LDS Church ads about LGBTQ issues attracts attention
(KUTV) - Advertisements featuring leaders from The Church of Jesus Christ of Latter-day Saints are attracting attention for content that addresses LGBTQ issues.
For example, a Facebook ad featuring Quorum of the Twelve Elder M. Russell Ballard has been shared nearly 2,500 times and viewed close to 335,000 times since being posted January 19, 2018.
Ballard’s message in the ad, in part, says, “We need to listen to and understand what our LGBT brothers and sisters are feeling and experiencing. Certainly, we must do better than we have done in the past so that all members feel they have a spiritual home."
LDS Church Spokesperson Eric Hawkins said, “The ads are part of a larger effort to promote messages from church leaders. These ads appear on social media, including YouTube, and address a variety of topics. This excerpt is from a speech delivered by President M. Russell Ballard at BYU in November 2017."
Similar pre-roll ads began appearing on YouTube in addition to sponsored ads on Facebook days after the new First Presidency of the Church fielded media questions at a news conference, January 16, 2018.
When asked about the scope of the ads campaign, Hawkins would only say that it is “ongoing.”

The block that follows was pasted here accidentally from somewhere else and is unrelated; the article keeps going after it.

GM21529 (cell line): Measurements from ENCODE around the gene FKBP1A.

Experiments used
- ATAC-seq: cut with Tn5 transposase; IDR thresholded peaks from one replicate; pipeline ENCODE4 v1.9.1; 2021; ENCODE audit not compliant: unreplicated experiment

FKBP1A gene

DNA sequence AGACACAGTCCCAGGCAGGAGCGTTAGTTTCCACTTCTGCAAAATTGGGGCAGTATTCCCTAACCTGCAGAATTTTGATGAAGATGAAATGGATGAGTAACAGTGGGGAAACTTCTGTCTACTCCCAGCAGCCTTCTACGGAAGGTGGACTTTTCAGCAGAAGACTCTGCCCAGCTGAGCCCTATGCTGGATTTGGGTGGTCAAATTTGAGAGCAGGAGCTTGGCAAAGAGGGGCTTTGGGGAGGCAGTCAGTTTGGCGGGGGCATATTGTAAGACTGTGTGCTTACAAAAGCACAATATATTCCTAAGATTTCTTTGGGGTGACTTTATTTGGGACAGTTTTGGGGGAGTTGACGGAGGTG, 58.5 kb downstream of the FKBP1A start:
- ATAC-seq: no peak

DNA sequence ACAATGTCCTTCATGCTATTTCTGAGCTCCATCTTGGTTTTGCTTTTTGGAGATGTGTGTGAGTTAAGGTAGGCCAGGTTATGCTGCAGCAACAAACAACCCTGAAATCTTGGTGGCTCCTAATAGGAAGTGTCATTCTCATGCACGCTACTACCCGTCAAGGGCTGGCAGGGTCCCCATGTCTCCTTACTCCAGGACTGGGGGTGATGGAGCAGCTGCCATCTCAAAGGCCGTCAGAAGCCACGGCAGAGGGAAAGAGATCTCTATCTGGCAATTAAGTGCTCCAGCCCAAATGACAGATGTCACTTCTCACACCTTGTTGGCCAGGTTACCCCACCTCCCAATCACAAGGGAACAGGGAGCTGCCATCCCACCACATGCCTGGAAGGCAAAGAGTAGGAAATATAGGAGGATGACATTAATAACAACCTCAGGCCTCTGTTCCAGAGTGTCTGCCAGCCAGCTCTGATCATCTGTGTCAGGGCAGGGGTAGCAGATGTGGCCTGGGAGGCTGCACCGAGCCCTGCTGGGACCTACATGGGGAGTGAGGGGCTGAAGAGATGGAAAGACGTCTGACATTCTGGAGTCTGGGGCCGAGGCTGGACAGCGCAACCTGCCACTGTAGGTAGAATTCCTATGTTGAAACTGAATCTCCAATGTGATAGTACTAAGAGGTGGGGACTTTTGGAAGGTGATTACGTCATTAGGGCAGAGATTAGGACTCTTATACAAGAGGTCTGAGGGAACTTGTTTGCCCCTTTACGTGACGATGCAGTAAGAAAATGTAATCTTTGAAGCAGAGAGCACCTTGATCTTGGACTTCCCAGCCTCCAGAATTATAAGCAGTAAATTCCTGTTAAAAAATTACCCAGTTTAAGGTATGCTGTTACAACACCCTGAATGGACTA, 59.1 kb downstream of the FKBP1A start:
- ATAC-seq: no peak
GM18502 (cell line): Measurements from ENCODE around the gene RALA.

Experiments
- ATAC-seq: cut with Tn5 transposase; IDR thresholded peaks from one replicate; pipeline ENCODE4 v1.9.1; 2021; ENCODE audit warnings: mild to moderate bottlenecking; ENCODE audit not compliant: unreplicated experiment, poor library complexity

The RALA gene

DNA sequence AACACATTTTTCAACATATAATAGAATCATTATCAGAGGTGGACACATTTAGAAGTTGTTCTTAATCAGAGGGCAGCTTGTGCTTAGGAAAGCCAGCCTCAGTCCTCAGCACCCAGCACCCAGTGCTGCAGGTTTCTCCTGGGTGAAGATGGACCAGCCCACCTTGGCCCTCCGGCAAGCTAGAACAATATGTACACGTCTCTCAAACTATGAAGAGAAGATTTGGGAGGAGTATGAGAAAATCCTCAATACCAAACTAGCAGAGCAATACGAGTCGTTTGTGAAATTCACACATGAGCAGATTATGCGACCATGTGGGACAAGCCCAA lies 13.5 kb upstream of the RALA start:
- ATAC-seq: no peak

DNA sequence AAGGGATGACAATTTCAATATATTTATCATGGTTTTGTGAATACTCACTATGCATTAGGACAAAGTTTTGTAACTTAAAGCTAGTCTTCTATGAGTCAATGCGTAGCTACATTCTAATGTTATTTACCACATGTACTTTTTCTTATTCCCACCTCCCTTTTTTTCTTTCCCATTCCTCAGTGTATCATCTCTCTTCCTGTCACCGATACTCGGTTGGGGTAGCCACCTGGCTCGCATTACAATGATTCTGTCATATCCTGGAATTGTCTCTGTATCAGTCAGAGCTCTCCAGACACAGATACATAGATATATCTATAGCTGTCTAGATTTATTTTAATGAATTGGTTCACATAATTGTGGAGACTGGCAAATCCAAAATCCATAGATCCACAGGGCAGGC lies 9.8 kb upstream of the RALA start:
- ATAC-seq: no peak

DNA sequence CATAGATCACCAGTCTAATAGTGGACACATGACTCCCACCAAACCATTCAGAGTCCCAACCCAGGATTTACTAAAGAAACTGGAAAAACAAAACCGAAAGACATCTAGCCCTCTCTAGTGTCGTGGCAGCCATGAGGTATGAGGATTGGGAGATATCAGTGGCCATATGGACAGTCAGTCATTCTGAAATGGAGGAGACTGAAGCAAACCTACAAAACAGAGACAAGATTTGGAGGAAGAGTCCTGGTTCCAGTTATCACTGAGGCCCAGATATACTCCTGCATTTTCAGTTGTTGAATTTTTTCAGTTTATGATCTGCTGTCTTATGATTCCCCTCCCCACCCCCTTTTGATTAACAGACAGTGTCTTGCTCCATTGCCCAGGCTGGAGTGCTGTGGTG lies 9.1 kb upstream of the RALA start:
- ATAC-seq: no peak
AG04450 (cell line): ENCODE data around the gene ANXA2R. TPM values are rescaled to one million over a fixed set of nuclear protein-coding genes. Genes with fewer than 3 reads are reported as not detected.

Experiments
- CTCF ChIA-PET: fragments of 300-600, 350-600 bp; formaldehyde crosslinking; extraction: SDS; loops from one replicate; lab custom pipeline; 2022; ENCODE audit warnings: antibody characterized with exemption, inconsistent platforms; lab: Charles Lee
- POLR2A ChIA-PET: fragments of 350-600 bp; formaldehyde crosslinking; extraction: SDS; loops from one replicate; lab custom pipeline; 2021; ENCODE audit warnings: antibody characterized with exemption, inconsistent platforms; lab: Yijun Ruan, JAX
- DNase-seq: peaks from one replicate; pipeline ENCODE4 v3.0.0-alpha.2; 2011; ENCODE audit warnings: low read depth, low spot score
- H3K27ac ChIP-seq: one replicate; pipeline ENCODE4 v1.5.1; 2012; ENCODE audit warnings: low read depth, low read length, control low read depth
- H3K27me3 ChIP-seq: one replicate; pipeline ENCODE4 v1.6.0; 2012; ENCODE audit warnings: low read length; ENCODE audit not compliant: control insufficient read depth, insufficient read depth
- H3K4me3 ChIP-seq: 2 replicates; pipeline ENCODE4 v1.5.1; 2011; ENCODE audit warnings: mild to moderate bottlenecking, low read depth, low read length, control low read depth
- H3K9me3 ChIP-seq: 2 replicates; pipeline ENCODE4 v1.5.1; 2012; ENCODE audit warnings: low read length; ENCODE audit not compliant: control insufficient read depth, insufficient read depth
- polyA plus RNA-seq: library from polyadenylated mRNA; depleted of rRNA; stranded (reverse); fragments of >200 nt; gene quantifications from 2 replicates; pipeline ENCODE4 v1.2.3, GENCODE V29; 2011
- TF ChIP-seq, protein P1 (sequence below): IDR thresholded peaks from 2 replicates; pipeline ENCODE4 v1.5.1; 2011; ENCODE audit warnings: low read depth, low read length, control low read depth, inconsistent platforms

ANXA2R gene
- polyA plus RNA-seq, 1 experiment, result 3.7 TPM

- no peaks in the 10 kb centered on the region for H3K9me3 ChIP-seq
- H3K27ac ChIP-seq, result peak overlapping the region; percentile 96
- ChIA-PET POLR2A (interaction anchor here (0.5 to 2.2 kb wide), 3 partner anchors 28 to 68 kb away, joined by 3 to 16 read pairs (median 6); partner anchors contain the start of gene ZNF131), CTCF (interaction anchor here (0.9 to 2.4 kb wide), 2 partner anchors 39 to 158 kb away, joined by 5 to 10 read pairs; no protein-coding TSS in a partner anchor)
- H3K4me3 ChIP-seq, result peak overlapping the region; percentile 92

Emily Jensen, editor of A Book of Mormons, said the ads are “confusing” as to what it means to be Mormon and how members approach and accept those who are gay.
“The past few years the message has been increasingly to not bully them--meaning do not kick them out of your homes and do not be mean to them at school and work--and to love them but not accept their gay actions,” Jensen said. “But this message of grudging inclusion is tempered by the still new doctrine that we will kick gay members out of the church if they marry and call them apostate (and not allow their children to be baptized).”
The policy set forth by the Church in November 2015 states that entering into a same-sex marriage is considered “apostasy” and requires a Church disciplinary council. In addition, the policy updated in the Church’s Handbook 1, a guide for bishops and priesthood leaders, forbids children from same-sex relationships to participate religious rites such as baptism until they turn 18.
“So, on the one hand, our church programs are full of reminders that we are children of a God who loves us no matter what and yet the church is modeling a conditional love and acceptance in the here and now,” Jensen said.
Jensen speculates the ads may be targeted to combat the likelihood of negative press generated from the Sundance showing of “Believer” - a documentary about the LoveLoud Festival in Orem, Utah, that benefited at-risk LGBTQ youth, and was endorsed by the Mormon Church. If so, Jensen said the ads are a smart public relations move.
“I'd argue that [President] Ballard's comments are the most recent positive spin on the church's position regarding LGBT members,” she said. “People are curious about what the church thinks about LGBT members and anytime something brings the conversation to the fore is going to engender public comment and scrutiny … people are going to have these conversations on Facebook, and click into the trailer from ‘Believer’ on YouTube.”